We also quickly realized that not all waterfall zones are created equal, in the sense that some promote rich cryptogam floras, while others do not. Actually this is about what you'd expect given so many potential variations in topography, aspect, associated talus, forest cover, and general habitat heterogeneity. Superimposed over all this, of course, is water chemistry. Even moderate amounts of calcium carbonate suspended in the spray of waterfalls can promote assemblages of cryptogams very different from those associated with streams less rich in nutrient loadings.

Interestingly, this means that knowing what bedrock type underlies a particular waterfall is less important than knowing what bedrock types occur upstream. Also critical here is water temperature, since warmer water holds more nutrients in suspension than colder water. The resulting variation in water chemistry could seem a bit of a nuisance, but for Wilf and me this is precisely what made waterfall inventories so fascinating: predicting which species will or won't turn up is tricky business. A bit like hunting for mushrooms, that way.

Other factors also come to bear. For one thing, waterfalls with strong seasonal variation in stream flow seem much poorer in regionally rare cryptogams than waterfalls that flow at nearly equal volume year round. No less critical, at least in inland regions, is the extent to which a given waterfall freezes over in winter. This is because frozen spray can cover trees and rocks in sheets of ice, and so prevent cryptogams from occupying habitats that would otherwise tend to promote them. By contrast, waterfalls hidden behind a mask of ice in winter produce much less freezing spray; they tend to be associated with healthy lichen communities. Likewise, waterfall zones that have been recently disturbed, e.g., within the past century, are much less likely to support "interesting" cryptogams than their counterparts with much longer environmental continuity.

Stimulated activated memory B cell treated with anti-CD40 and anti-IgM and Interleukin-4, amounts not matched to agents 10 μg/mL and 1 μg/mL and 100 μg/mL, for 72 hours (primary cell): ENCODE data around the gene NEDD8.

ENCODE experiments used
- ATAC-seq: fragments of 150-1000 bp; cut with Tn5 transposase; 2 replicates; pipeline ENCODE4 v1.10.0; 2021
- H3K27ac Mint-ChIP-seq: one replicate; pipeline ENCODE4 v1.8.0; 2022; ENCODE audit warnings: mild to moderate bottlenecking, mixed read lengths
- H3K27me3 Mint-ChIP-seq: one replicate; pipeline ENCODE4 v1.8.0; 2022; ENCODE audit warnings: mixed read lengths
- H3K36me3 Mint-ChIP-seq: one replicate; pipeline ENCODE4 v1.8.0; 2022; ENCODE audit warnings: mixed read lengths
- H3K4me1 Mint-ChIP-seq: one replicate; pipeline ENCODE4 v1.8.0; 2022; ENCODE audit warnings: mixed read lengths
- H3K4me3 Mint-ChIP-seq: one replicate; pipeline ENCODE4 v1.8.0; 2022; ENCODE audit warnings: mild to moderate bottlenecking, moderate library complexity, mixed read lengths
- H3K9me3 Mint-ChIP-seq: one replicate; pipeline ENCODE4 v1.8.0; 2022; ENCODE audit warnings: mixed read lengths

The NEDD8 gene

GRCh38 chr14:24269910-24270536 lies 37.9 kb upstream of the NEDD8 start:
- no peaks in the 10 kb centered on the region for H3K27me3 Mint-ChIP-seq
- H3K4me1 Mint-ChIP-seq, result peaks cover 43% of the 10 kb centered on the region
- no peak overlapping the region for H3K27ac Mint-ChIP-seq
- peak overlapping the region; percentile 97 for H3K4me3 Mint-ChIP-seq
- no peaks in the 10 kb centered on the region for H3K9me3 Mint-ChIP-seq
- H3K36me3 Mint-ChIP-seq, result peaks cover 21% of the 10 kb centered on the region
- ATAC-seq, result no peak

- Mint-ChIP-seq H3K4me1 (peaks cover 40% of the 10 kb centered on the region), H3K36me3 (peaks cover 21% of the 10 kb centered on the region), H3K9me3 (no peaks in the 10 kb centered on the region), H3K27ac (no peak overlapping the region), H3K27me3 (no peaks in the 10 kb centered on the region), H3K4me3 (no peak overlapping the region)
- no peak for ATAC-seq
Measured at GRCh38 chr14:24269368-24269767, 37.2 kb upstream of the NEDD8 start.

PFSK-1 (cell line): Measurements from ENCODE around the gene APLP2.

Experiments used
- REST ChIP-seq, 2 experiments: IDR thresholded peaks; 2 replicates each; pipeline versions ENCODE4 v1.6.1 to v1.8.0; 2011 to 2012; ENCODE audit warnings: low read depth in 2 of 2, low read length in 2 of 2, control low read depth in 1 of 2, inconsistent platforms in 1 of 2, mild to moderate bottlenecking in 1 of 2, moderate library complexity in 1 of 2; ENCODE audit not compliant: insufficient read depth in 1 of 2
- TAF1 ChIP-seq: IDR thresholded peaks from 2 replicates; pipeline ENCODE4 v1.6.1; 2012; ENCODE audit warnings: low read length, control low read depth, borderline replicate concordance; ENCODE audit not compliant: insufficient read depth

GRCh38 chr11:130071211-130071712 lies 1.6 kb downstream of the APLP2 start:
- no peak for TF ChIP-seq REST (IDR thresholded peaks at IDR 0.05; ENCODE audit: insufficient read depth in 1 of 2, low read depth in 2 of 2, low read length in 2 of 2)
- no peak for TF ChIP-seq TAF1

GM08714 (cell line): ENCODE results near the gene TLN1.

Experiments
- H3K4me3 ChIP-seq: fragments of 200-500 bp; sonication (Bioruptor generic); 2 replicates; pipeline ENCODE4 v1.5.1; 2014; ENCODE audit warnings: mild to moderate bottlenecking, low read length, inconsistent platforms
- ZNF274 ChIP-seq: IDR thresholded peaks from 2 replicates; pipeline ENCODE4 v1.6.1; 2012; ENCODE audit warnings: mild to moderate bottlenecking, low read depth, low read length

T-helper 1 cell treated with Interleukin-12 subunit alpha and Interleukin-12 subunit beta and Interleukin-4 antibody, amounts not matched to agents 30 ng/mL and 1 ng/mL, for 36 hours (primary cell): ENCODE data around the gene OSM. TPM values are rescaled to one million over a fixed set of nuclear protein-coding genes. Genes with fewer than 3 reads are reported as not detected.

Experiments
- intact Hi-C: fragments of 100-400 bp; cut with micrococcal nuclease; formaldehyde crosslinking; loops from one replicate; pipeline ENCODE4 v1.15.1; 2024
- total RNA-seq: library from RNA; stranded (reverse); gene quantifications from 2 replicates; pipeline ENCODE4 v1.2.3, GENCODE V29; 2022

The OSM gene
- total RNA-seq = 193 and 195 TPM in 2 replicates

What is actually known about the biological significance of waterfall zones in British Columbia? Not much, though what little we do know makes clear that we urgently need to know much more. Obviously waterfall zones can be thought of as ecological "petri dishes", that is, tiny islands of habitat conducive to the establishment of species otherwise much more common elsewhere. Effectively they function as range extenders, especially in inland areas, where several macrolichens – for example Anaptychia setifera, Lobaria oregana, Pilophorus clavatus, Pseudocyphellaria crocata, P. mallota -- occur predominantly or even exclusively in the vicinity of waterfalls. For species such as these, the highly localized conditions characteristic of waterfalls zones often promote stable, durable "source populations", thereby sustaining them in regions far outside their main ranges. One wonders to what extent this tendency of waterfalls to create disjunct populations might contribute to genetic variation within certain species.